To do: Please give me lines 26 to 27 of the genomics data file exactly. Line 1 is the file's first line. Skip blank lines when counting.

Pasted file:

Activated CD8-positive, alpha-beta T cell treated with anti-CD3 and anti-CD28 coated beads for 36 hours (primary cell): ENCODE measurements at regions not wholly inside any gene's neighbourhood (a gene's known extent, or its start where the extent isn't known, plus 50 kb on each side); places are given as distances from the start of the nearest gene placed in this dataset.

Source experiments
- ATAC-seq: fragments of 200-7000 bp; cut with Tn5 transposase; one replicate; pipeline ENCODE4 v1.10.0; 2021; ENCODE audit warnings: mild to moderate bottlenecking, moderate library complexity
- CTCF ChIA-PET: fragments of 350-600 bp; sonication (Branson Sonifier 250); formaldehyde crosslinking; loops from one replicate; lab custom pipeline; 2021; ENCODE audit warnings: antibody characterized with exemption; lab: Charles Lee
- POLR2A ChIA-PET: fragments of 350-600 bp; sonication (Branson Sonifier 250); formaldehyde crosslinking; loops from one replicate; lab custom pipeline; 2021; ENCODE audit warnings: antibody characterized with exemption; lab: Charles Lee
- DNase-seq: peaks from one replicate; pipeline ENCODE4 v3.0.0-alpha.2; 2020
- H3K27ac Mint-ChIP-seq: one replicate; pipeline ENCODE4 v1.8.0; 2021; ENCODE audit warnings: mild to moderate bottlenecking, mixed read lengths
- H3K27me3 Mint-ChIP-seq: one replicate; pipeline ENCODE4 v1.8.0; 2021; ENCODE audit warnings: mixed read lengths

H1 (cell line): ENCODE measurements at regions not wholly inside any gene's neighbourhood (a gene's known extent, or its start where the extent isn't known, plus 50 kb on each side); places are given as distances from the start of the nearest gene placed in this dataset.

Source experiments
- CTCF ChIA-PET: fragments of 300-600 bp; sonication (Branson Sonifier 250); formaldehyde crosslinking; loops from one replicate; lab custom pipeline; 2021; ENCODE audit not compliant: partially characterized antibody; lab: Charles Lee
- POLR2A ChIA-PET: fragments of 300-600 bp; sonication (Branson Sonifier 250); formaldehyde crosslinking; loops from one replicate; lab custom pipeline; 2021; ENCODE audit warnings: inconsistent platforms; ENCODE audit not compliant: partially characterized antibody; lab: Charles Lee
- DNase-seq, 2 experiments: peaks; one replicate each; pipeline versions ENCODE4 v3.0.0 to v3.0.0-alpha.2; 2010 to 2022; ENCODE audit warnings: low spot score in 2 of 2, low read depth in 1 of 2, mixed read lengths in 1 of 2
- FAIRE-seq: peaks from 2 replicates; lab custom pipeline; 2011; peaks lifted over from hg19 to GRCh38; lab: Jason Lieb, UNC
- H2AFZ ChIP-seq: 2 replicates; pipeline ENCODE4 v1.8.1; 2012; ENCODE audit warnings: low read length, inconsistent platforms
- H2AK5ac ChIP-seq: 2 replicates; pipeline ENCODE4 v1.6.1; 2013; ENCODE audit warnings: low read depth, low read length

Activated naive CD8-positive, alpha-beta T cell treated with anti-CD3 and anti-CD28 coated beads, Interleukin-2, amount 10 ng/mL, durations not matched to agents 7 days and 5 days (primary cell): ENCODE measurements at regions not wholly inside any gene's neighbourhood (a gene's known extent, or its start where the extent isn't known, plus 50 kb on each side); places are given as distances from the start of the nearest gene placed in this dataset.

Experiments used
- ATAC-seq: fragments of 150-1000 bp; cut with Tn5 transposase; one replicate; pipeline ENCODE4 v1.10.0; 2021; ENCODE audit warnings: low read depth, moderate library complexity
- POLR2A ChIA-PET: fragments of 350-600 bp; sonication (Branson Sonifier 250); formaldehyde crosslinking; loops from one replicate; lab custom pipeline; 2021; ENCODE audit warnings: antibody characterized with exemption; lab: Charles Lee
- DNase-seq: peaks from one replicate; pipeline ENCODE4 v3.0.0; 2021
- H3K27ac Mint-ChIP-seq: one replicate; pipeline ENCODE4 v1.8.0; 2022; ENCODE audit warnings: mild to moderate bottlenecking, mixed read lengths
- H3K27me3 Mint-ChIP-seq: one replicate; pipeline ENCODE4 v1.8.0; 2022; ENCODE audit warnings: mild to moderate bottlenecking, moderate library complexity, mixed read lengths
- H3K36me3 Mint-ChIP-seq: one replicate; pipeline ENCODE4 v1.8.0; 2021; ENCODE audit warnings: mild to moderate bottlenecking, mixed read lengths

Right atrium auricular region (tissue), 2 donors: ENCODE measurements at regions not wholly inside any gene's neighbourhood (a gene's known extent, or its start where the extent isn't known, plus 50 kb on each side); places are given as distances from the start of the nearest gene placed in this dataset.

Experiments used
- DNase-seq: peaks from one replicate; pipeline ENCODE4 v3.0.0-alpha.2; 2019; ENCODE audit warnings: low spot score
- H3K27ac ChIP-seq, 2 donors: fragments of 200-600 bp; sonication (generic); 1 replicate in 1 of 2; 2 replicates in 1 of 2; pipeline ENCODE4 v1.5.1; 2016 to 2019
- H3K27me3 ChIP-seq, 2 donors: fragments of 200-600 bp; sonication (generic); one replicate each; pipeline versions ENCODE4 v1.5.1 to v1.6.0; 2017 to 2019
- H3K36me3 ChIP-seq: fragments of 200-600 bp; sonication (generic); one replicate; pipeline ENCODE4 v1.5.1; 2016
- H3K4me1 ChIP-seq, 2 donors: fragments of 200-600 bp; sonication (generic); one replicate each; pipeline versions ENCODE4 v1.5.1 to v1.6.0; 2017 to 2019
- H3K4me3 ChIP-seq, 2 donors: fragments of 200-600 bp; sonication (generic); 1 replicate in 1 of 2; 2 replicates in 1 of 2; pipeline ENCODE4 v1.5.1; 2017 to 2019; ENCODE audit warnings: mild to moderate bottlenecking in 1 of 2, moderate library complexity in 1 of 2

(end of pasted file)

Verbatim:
Experiments used
- DNase-seq: peaks from one replicate; pipeline ENCODE4 v3.0.0-alpha.2; 2019; ENCODE audit warnings: low spot score